But by all means hang on to your obviously ongoing hatred of the car, for every single one of us who have bought one are wrong, and you, are completely right. Well done.

Reliability surveys never put VW cars at the top end. odie_the_dog mentioned Honda Civic as a better alternative. It certainly is, as far as reliability is concerned, and in many other aspects, too. But Europe sticks to European made cars, maybe wisely, since they want to keep European employed.

21 January 2017
odie_the_dog wrote:

Why anyone would choose to buy that overpriced, unreliable turgid piece of machinery the VW Golf is beyond me.

Indifferent handling, an interior which makes Leonard Cohen's greatest hits seem cheerful, average reliability, diesel engines which not only have cheat devices but also are as rough as a badgers behind all line up against it.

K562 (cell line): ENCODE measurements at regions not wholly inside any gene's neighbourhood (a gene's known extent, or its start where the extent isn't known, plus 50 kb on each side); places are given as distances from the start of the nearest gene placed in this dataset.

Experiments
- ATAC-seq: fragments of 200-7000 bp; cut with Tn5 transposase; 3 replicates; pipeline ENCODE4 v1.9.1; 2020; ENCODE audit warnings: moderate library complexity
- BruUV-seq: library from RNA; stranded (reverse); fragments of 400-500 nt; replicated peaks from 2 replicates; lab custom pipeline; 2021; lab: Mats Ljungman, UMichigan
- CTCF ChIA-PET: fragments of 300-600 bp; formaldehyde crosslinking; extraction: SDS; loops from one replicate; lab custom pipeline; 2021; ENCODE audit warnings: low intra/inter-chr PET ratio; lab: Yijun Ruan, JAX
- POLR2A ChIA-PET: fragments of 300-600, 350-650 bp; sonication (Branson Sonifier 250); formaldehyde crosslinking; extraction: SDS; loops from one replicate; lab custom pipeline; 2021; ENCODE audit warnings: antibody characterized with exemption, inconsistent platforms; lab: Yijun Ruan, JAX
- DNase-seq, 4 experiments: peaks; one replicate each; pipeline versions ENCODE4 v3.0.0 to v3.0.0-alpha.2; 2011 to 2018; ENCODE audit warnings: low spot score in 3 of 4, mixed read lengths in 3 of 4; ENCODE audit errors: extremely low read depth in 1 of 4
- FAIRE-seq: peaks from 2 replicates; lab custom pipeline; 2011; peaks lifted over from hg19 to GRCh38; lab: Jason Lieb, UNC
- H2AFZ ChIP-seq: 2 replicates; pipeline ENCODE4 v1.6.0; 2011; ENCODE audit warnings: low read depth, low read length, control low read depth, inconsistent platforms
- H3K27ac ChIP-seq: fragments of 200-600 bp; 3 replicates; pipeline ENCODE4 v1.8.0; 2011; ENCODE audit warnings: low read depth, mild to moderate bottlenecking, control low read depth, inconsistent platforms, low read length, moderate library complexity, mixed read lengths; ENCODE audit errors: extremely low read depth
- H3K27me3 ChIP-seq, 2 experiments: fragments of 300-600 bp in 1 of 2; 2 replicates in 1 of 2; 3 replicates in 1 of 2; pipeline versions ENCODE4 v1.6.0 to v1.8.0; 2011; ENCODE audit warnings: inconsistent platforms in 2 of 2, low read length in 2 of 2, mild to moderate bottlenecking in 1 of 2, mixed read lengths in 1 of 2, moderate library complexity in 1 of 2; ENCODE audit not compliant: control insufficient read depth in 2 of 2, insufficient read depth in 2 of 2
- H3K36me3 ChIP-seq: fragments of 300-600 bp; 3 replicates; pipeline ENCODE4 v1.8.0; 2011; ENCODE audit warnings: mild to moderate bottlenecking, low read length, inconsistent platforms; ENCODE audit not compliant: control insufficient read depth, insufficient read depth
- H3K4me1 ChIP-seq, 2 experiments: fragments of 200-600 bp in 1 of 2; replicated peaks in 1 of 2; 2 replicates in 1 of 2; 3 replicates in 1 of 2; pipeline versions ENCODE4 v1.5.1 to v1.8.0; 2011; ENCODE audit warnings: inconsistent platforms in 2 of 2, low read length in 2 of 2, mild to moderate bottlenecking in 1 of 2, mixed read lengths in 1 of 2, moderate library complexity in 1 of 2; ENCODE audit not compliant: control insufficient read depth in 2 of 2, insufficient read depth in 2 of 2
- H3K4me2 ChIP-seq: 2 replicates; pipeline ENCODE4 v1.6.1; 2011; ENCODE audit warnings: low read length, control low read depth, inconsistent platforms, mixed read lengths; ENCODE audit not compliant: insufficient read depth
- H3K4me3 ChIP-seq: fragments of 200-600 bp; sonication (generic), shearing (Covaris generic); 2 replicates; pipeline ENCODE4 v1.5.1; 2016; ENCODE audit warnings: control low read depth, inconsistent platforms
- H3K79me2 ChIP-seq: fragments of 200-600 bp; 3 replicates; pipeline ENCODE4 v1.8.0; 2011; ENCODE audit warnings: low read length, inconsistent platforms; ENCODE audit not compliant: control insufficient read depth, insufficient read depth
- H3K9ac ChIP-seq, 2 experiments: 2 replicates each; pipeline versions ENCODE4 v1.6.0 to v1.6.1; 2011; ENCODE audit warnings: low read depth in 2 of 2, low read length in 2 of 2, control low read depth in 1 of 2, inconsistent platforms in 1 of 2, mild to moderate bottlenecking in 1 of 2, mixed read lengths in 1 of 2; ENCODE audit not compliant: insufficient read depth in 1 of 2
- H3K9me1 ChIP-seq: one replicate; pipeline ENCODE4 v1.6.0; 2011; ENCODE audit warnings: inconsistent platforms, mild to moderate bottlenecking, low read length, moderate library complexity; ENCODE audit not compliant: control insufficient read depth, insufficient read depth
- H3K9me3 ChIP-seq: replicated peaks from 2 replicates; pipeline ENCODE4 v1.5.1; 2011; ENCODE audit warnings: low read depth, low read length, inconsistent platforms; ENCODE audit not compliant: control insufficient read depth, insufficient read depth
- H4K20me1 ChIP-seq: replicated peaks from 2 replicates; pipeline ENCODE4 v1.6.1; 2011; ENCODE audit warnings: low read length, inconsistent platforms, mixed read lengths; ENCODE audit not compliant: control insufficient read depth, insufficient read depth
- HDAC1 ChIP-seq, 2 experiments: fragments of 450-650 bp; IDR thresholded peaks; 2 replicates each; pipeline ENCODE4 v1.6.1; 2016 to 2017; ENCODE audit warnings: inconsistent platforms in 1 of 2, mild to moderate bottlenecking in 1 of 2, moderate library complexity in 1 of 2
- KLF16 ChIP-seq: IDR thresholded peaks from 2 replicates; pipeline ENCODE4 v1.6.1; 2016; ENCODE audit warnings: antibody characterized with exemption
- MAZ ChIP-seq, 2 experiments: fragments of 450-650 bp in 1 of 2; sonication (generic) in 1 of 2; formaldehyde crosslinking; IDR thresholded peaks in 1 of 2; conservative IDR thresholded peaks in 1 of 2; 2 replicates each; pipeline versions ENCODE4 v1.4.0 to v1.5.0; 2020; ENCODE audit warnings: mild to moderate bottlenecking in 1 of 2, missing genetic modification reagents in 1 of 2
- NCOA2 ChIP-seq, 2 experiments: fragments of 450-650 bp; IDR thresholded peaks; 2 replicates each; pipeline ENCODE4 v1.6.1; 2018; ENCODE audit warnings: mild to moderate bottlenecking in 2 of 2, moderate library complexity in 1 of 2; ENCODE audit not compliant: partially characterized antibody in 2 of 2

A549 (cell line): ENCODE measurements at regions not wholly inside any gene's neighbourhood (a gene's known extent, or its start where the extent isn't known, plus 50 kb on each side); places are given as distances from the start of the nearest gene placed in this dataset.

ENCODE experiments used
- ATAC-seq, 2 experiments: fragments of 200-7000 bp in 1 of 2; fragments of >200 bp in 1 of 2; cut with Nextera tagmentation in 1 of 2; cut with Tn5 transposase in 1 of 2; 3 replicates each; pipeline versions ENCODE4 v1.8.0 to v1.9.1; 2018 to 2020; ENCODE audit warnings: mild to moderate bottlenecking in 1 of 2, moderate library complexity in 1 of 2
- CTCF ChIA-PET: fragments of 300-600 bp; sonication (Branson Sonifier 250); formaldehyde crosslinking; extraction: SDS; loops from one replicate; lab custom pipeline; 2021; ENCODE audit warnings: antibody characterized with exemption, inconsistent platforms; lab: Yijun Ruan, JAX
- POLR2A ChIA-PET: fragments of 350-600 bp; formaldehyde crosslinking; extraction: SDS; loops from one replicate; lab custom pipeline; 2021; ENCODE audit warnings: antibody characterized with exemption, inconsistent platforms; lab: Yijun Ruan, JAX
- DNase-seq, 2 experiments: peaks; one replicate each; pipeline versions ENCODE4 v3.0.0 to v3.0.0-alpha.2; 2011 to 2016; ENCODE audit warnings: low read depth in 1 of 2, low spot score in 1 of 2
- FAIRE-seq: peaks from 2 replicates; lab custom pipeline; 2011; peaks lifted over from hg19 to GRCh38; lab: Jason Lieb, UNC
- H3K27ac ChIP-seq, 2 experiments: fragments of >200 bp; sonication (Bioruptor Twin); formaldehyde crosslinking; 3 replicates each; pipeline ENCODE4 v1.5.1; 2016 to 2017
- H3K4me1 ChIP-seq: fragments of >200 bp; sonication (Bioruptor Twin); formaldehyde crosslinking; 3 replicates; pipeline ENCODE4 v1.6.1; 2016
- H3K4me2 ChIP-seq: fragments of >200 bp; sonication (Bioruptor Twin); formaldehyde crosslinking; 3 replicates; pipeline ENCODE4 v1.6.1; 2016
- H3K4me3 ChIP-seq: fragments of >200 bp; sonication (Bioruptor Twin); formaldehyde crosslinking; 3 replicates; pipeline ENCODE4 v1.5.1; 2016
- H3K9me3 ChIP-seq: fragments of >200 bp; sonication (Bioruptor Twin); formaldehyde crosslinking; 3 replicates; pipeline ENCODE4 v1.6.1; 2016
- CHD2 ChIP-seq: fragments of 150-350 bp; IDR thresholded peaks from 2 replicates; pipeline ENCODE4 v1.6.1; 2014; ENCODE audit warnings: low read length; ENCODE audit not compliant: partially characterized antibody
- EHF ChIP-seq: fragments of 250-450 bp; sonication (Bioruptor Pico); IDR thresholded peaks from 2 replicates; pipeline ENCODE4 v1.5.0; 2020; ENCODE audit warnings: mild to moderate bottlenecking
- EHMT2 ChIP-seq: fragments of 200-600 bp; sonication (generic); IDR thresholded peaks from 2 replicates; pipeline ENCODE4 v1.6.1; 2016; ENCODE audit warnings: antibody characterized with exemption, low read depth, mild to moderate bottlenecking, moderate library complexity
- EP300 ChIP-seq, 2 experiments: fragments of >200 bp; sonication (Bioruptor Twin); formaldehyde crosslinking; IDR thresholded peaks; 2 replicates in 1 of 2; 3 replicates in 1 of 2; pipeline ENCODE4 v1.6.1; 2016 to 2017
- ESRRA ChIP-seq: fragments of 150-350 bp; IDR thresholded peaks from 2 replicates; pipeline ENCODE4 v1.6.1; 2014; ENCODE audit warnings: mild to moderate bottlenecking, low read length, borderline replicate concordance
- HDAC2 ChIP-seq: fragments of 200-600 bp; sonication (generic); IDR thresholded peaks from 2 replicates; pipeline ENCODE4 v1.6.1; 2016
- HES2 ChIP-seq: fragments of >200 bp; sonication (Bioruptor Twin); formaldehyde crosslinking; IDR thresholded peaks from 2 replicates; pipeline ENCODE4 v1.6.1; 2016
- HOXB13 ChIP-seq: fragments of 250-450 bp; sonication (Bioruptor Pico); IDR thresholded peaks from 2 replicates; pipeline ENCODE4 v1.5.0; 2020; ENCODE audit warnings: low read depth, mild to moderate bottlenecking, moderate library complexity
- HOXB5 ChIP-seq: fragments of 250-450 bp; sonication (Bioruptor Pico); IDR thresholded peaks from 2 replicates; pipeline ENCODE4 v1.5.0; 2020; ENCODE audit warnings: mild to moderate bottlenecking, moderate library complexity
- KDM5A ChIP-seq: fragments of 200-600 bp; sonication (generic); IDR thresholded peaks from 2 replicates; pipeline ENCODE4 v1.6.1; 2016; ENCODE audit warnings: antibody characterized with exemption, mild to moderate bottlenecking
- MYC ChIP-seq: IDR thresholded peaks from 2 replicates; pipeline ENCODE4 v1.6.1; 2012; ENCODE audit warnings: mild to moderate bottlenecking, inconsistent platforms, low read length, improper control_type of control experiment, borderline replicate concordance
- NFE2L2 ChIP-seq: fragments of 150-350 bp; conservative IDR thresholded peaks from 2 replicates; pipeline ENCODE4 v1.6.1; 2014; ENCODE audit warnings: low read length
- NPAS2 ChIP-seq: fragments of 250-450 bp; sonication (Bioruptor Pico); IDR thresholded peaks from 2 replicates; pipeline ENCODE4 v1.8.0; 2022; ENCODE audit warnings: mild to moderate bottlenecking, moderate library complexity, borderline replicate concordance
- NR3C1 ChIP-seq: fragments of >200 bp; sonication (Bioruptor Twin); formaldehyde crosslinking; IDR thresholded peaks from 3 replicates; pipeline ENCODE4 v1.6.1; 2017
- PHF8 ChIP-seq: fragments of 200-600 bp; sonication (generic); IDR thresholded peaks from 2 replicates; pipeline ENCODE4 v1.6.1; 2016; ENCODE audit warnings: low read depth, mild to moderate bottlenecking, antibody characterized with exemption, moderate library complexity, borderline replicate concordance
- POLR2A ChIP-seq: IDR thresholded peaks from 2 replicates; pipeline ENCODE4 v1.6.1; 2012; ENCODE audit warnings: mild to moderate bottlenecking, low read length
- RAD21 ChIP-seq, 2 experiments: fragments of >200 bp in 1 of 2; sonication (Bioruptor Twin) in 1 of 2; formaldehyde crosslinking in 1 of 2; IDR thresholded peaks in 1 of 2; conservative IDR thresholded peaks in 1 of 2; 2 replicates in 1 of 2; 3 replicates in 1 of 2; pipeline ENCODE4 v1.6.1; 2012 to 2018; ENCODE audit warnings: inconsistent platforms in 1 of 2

Give me the keys to a Focus or a Honda Civic any day, usually cheaper, better built, better to drive, more reliable etc etc

Focus? As soon as you say you like that shitheap all merit to your views is lost.

I don't need to put my name here, it's on the left

 

22 January 2017
Or any of these cars you mention? Actually don't answer, as I really don't care.

I can't stand Nissan Jukes. Vile things. I've never driven one either. Probably an excellent car, but to me, all I want to do is punch the car right between it's horrible headlights and kick it up it's stunted posterior. I am sure owners all over the country are horrified when they turn up back at the local NCP and find me attempting to start a fight with their car. It just does that to me. Same with Nissan micras for some reason. Weird.